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PayPal Makes Moves to Woo Back Start-Ups

Friday, 8 Mar 2013 | 2:50 PM ET
Eric Piermont | AFP | Getty Images

It's transformation time for PayPal.

The eBay payments unit, which has been driving that company's growth, is announcing some changes today that it hopes will help fend off some scrappy competitors — and convince skeptical start-ups that it's no longer a pain to work with.

(Read More: How to Protect Your Small Business Against a Cyber Attack )

This is part of what PayPal president David Marcus has been trying to do since he took the reins at PayPal almost exactly a year ago. Although the brand has a Teflon reputation on Wall Street, Marcus seemed to know coming in that things could easily go off the rails.

PayPal Efforts to Fend Off Challengers
PayPal, part of the eBay payments unit, is announcing changes today intended to fend off challengers, reports CNBC's Jon Fortt. The company needs to mend its reputation with companies and users, he says.

In particular, PayPal needs to mend its reputation with start-ups if its momentum is going to continue — outdated APIs, lackluster developer support and a penchant for freezing member accounts at the slightest sign of trouble had started to damage the service's rep among power users.

(Read More: SXSW-Bound 'Buspreneurs' Found Start-Ups on the Way )

Three new initiatives start to address that:

First, PayPal is releasing tools that should make it easier to use within an app on your phone, either by tapping a PayPal button or scanning your credit card with the camera.

They're also testing new APIs that will basically make it quicker for developers to integrate PayPal's service into their apps.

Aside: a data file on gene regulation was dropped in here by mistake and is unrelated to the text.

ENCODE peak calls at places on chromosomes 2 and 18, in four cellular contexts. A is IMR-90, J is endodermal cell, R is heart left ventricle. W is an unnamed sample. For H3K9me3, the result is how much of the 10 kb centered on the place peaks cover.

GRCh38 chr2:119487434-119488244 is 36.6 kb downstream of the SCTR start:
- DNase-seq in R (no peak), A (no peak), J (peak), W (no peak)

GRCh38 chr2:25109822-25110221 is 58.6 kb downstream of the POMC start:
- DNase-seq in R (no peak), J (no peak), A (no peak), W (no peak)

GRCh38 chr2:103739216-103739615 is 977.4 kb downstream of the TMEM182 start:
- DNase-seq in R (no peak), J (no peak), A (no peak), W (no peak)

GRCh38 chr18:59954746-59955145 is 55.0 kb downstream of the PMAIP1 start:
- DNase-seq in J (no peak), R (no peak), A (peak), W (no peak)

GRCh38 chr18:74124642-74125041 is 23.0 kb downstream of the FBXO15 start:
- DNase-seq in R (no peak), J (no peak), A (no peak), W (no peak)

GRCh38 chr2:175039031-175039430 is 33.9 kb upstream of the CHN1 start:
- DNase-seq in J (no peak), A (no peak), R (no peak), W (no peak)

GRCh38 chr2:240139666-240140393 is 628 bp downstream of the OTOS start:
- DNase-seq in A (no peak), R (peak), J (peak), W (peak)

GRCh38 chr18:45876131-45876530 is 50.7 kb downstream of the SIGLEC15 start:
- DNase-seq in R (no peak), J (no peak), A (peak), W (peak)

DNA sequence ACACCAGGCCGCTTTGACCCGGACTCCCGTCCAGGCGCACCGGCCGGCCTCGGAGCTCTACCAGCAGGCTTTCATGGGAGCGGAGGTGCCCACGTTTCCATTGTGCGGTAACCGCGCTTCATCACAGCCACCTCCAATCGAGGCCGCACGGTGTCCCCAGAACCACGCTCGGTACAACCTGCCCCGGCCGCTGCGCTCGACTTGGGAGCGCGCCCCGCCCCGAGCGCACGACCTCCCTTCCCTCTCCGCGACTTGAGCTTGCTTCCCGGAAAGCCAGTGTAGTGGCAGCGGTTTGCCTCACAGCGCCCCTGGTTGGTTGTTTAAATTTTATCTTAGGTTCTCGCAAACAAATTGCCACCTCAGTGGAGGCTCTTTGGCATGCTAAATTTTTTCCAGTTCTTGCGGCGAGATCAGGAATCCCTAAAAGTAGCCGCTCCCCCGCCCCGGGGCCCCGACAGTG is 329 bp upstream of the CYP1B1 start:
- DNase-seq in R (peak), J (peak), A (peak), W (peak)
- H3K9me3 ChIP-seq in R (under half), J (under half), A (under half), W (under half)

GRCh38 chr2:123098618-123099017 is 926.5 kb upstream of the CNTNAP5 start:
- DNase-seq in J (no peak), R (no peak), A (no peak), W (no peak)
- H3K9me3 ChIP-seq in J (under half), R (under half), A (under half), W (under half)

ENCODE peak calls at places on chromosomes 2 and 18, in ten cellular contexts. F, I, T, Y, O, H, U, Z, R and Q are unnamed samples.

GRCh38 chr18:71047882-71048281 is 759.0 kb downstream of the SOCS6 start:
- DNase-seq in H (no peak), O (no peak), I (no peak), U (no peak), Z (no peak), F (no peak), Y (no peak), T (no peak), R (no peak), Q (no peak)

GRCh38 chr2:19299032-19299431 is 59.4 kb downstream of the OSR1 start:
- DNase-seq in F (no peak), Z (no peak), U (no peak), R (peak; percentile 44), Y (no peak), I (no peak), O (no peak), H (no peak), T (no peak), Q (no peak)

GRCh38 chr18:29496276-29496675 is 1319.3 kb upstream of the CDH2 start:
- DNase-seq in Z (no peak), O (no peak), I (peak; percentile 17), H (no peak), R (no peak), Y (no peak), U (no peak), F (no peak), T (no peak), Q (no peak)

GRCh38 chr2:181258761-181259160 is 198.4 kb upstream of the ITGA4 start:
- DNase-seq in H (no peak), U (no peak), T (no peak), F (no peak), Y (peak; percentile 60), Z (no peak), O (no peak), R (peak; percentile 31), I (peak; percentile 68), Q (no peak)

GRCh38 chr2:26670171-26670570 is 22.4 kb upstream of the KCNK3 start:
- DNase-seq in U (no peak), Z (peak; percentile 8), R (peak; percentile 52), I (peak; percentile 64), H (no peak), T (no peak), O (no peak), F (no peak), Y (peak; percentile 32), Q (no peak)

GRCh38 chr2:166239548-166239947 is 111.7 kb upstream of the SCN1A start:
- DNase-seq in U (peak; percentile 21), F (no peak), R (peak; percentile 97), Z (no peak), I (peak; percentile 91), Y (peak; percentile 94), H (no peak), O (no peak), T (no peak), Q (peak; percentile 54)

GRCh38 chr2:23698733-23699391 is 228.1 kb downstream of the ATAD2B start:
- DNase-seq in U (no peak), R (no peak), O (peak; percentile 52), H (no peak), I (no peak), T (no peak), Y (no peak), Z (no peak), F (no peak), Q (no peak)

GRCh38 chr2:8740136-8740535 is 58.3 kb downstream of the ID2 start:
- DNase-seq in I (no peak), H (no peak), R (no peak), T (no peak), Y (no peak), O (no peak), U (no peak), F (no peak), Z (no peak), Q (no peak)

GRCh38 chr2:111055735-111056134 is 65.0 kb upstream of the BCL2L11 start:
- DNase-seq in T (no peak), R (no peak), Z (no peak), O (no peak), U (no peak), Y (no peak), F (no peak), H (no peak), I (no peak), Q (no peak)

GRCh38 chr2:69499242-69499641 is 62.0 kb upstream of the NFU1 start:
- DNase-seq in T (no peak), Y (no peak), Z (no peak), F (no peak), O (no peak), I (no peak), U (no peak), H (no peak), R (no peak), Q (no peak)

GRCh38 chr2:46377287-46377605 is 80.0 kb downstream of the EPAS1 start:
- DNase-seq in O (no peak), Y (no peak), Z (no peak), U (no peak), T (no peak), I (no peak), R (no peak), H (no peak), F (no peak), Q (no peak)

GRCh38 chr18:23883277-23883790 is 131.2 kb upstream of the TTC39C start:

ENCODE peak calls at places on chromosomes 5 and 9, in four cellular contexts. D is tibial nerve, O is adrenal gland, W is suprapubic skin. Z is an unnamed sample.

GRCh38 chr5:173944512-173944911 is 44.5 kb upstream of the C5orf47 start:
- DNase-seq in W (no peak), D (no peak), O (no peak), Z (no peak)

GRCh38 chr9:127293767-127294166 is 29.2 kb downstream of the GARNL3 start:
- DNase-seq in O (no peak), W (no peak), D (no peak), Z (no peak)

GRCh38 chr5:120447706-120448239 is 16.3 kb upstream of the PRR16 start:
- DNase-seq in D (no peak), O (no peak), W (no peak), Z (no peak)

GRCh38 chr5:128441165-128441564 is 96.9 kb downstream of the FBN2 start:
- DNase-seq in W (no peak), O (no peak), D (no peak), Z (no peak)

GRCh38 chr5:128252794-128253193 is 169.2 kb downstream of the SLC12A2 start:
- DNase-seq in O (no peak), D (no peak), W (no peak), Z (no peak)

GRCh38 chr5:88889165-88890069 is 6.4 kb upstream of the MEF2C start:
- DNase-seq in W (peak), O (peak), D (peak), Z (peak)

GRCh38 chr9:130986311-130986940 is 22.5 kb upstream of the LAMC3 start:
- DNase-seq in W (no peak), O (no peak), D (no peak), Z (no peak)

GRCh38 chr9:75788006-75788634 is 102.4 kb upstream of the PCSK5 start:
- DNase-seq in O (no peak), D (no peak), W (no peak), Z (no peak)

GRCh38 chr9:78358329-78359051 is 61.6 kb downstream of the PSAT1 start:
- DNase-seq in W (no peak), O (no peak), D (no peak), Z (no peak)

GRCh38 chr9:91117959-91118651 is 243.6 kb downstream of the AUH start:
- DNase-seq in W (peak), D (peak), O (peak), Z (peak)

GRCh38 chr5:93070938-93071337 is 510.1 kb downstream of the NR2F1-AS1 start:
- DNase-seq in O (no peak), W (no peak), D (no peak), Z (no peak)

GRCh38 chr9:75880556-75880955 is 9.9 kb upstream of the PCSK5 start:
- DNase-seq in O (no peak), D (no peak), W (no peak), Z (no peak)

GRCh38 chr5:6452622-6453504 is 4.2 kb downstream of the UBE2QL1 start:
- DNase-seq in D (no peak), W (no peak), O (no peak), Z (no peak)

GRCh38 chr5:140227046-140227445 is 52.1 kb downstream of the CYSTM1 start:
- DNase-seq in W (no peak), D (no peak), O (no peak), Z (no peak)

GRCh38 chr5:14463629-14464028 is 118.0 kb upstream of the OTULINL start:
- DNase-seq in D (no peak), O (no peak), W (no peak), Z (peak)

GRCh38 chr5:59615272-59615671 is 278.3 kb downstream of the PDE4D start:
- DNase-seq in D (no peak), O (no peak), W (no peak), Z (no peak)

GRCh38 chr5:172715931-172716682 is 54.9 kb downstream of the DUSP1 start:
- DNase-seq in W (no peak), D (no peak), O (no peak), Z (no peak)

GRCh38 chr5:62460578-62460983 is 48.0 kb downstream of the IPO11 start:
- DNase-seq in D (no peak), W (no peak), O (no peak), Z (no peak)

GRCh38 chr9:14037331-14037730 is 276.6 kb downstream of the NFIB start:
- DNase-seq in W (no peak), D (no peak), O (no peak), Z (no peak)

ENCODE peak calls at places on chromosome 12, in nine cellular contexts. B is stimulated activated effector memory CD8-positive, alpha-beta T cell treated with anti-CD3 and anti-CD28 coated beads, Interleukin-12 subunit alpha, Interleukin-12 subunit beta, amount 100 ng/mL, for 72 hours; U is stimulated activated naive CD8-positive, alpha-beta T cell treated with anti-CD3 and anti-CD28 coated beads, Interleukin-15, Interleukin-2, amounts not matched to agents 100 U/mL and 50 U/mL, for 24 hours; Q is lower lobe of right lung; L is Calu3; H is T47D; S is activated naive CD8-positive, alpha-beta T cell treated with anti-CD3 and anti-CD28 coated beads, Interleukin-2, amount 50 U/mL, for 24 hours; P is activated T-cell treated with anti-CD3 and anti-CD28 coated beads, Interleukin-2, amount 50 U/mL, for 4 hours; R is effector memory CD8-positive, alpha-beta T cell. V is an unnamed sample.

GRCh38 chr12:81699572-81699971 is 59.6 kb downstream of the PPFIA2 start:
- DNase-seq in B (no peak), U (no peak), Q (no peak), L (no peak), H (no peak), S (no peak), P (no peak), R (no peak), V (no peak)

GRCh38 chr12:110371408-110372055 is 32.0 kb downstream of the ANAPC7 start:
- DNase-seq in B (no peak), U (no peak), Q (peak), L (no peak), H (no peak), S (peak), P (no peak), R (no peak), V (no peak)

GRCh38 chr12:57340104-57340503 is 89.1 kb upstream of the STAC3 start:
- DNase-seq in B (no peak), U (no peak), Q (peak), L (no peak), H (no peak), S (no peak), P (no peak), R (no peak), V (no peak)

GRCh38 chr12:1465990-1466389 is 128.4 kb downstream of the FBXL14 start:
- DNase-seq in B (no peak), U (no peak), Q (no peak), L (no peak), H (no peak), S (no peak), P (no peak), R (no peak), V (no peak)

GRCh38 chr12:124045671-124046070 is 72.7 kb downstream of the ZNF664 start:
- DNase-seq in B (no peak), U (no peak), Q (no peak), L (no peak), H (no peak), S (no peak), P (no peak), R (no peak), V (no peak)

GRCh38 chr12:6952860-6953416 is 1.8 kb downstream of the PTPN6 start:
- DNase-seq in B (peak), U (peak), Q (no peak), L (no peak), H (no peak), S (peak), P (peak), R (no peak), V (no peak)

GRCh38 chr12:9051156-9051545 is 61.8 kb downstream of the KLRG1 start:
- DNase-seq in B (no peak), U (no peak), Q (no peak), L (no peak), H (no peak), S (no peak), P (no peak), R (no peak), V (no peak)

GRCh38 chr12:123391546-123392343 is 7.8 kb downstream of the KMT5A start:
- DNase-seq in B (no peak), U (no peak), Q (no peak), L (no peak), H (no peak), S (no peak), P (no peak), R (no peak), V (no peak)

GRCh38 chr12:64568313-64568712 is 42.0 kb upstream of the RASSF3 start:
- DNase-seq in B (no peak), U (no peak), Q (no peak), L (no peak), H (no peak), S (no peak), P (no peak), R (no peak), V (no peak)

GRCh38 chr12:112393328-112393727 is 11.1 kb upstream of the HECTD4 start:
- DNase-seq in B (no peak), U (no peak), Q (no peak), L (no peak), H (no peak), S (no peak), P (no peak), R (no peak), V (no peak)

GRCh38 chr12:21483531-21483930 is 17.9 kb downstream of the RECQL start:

Finally, they're trying to make a developer-friendly website where people can go to figure out how to work with PayPal.

(Read More: After Apple Snub, Can This Mobile Payment Method Take Off? )

The move is particularly important because start-ups have grown disaffected with PayPal, which has allowed competitors like Braintree and Stripe to get a foothold with some of the hot new apps and services. Airbnb, OpenTable, Rovio and Uber, for example, use Braintree for accepting credit card payments. Foursquare, LearnVest and Boxee use Stripe.

Still, this is just a first step for Marcus at PayPal. Late last year he took to the blogosphere to blunt criticism of PayPal, saying that under the cultural transformation he's pushing, they'll now admit when they suck at something and work to fix it.

Marcus promised better APIs, which he's begun to deliver here. But he'll need to deliver more this year to win back disaffected developers.

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  • Matt Hunter is the senior technology editor at CNBC.com.

  • Cadie Thompson is a tech reporter for the Enterprise Team for CNBC.com.

  • Working from Los Angeles, Boorstin is CNBC's media and entertainment reporter and editor of CNBC.com's Media Money section.

  • Jon Fortt is an on-air editor. He covers the companies, start-ups, and trends that are driving innovation in the industry.

  • Lipton is CNBC's technology correspondent, working from CNBC's Silicon Valley bureau.

  • Mark is CNBC's Silicon Valley/San Francisco Bureau Chief covering technology and digital media.